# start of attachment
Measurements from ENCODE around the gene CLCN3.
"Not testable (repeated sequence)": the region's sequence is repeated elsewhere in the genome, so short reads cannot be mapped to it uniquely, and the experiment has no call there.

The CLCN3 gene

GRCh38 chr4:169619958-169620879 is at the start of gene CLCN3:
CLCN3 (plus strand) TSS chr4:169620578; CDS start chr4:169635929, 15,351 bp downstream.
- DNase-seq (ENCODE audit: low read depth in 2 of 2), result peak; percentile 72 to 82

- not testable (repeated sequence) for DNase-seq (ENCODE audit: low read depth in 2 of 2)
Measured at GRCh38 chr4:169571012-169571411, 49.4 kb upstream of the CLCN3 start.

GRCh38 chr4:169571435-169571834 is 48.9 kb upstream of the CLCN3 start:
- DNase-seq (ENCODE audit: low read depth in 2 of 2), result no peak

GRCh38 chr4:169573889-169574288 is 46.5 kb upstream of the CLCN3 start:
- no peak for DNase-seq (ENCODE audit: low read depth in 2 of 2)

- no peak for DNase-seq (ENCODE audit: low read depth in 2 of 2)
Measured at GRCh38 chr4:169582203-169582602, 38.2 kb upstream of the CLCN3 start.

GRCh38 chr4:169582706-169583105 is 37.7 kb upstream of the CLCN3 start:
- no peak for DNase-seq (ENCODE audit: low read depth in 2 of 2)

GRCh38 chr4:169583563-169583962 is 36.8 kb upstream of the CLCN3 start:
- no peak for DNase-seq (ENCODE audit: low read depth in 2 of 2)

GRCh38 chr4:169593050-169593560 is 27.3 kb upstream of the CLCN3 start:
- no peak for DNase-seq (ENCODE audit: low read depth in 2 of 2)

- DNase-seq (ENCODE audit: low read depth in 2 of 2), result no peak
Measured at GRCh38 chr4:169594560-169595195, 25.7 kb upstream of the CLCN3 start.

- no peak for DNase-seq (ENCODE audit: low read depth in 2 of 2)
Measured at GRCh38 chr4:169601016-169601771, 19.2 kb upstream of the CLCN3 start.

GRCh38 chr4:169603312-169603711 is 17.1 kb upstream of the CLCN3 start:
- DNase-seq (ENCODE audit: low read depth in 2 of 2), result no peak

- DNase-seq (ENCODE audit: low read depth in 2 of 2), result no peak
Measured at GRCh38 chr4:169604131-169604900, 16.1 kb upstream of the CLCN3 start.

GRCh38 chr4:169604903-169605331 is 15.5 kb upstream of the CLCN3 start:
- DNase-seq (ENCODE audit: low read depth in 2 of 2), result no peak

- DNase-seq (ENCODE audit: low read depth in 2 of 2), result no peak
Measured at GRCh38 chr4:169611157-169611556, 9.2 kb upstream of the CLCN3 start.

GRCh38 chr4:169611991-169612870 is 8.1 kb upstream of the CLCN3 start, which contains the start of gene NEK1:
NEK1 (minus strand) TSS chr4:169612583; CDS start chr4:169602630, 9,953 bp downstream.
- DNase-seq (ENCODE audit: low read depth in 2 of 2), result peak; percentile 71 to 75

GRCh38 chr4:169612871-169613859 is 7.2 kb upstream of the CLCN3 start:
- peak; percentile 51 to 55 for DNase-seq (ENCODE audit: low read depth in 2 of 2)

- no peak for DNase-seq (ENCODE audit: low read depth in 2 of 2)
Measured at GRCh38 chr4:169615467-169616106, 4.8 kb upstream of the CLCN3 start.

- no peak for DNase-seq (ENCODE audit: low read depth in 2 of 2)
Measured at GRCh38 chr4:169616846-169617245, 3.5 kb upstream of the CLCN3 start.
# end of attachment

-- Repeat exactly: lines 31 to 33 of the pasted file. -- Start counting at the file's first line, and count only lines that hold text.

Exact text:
- DNase-seq (ENCODE audit: low read depth in 2 of 2), result no peak
Measured at GRCh38 chr4:169611157-169611556, 9.2 kb upstream of the CLCN3 start.

GRCh38 chr4:169611991-169612870 is 8.1 kb upstream of the CLCN3 start, which contains the start of gene NEK1: